Living in a Go Faster, post-XUL world

Eric Shepherd eshepherd at mozilla.com
Wed Jul 15 02:51:16 UTC 2015


David Rajchenbach-Teller wrote:
> Well, I don't think sandboxing is an issue. But fair enough, let's make this
I think you can come up with a phased sandboxing solution; that is, you
can use a permissions-based mechanism by which code that is signed and
authenticated can access core Gecko stuff in ways that other code
cannot. You could even potentially have something like

  * "Add-ons" which are signed by Firefox-Core (or whoever builds and
    signs the application for distribution) and bundled into the app at
    build time can touch anything they want to; the trade-off, however,
    is that these cannot be updated out of band; the application
    requires a full update (since the entire package including these
    add-ons are signed together).
  * Add-ons which are signed by Firefox-Feature (or whatever you want to
    call it) are not part of the core application like the ones above,
    but by virtue of how they're signed and the permissions granted to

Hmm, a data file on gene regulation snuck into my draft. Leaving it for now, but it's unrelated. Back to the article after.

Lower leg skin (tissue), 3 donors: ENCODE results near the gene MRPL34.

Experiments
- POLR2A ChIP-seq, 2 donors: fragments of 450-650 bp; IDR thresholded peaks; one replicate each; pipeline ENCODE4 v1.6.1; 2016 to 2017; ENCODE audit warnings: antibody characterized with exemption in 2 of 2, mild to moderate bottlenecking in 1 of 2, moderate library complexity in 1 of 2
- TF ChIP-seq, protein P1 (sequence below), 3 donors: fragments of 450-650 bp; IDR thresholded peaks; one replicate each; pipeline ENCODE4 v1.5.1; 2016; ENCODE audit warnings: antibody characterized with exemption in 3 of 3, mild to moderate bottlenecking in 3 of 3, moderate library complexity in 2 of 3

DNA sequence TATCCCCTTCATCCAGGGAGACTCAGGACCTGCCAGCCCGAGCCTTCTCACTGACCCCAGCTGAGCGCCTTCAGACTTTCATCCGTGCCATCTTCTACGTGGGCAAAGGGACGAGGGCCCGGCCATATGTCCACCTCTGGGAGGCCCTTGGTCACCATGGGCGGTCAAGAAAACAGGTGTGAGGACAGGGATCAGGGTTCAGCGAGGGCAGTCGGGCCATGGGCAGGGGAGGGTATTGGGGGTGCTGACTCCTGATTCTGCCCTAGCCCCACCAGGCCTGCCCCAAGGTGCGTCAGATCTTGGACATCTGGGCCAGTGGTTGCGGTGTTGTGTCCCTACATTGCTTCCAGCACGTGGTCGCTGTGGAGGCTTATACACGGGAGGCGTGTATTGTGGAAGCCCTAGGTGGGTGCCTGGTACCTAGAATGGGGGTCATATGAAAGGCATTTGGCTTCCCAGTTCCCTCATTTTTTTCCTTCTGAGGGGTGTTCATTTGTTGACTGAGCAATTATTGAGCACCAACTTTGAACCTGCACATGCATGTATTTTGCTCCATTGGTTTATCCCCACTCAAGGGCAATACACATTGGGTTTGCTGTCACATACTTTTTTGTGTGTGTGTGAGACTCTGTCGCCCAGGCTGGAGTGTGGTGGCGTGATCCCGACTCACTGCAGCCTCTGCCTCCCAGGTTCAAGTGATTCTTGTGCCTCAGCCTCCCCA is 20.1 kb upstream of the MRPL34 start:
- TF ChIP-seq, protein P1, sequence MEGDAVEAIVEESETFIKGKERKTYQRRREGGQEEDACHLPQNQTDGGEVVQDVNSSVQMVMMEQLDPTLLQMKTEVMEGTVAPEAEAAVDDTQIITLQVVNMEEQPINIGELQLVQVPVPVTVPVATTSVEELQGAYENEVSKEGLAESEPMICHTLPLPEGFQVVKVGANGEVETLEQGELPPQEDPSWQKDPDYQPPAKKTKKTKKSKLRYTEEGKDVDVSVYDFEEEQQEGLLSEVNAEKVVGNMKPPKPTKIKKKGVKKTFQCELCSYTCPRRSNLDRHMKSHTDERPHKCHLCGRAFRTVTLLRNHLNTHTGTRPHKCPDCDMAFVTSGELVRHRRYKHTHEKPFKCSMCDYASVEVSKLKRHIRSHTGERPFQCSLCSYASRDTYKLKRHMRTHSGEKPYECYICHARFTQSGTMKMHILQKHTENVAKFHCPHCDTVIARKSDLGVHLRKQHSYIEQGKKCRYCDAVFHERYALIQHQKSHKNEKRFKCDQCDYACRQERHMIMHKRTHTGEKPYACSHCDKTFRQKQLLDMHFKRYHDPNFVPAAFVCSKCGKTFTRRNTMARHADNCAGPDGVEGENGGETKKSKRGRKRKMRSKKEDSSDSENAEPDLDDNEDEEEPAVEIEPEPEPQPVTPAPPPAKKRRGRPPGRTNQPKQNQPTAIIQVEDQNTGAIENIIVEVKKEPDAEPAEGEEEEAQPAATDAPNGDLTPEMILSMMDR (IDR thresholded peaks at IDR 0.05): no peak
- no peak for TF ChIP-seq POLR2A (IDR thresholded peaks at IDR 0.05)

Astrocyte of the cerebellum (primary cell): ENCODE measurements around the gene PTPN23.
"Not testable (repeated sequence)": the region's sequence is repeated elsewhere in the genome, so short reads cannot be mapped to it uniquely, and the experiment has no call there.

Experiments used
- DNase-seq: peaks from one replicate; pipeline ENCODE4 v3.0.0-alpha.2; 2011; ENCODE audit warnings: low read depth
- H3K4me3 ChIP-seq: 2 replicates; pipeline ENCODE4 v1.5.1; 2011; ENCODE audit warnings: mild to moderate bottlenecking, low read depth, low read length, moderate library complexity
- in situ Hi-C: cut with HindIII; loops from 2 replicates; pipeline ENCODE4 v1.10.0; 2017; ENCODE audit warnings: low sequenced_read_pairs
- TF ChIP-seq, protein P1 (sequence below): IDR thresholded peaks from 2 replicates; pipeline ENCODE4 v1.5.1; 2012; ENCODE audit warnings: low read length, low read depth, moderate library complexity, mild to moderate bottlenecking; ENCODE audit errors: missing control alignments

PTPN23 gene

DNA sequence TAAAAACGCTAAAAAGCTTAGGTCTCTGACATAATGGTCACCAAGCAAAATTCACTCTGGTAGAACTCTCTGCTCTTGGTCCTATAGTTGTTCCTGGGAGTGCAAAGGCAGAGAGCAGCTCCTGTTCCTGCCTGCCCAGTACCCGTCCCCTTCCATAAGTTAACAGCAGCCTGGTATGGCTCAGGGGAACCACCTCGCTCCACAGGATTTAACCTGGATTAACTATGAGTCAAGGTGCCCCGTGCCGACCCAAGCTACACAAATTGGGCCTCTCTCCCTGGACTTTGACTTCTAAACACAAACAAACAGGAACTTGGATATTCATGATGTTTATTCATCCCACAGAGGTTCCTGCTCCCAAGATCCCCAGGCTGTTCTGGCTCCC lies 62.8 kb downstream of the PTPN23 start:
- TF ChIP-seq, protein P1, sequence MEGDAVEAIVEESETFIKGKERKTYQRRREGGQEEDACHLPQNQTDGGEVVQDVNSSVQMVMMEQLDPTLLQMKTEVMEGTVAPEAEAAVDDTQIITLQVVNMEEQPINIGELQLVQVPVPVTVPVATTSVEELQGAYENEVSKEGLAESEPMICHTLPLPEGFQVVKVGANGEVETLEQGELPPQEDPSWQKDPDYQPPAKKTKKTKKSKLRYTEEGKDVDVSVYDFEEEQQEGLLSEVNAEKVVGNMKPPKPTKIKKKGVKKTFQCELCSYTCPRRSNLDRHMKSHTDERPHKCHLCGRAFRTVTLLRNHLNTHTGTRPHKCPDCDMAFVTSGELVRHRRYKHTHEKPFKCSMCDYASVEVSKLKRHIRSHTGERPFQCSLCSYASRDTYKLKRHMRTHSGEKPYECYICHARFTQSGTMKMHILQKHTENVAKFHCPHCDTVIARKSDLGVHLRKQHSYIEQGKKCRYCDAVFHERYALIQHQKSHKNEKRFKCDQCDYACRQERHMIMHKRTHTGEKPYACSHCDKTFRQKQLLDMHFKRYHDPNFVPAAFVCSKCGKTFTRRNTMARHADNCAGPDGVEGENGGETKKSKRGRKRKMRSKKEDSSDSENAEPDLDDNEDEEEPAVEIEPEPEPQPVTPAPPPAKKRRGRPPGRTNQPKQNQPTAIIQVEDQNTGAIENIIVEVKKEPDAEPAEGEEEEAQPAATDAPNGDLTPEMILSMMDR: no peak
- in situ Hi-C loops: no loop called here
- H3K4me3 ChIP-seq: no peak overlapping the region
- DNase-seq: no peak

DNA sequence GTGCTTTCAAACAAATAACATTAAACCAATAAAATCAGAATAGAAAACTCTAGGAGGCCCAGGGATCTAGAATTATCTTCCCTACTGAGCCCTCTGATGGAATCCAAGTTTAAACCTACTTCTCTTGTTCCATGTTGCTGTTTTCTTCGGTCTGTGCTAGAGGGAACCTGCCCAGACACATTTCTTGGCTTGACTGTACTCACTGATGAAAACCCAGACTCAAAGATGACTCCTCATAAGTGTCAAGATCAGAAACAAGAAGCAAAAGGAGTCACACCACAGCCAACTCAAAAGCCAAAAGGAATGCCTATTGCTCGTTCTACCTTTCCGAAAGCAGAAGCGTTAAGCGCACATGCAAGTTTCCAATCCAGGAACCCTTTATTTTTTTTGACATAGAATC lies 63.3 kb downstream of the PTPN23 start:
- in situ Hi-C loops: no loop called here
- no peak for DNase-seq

that key have access to a vast swath of internals that typical
    add-ons don't need access to.
  * Add-ons which have been signed and have gone through AMO
    certification have access to the next tier of internals. They can
    access a lot of stuff that the serious add-ons need to be able to
    get at, but not the really deep internals of Firefox that they
    should avoid. This layer of access might include APIs that grant
    partial access to deeper levels of Firefox in a controlled manner.
  * All other add-ons have no access to Firefox internals of any kind,
    and only function in DOM space and whatever areas of Firefox's UX
    are deemed "safe".
  * You might have one more tier of signed add-ons which have limited
    access, or even types of signing and permissions which allow them to
    be restricted in various ways. Some of this depends on what we're
    willing to invest both in Firefox and AMO.

If we're going to do this massive a change to how Firefox works, I
applaud any efforts we make to do it right; better to take our time and
do a good job of it than turn it into a disaster. :)

I'd also love to encourage y'all to ping the Developer Relations and MDN
teams any time you have thoughts that might benefit from being bounced
off people who arguably spend the most time directly interacting with
add-on developers. Not to mention that we're the ones that will have to
explain whatever you decide to the community. :)

-- 

Eric Shepherd
Senior Technical Writer
Mozilla <https://www.mozilla.org/>
Blog: http://www.bitstampede.com/
Twitter: http://twitter.com/sheppy
Check my Availability <https://freebusy.io/eshepherd@mozilla.com>
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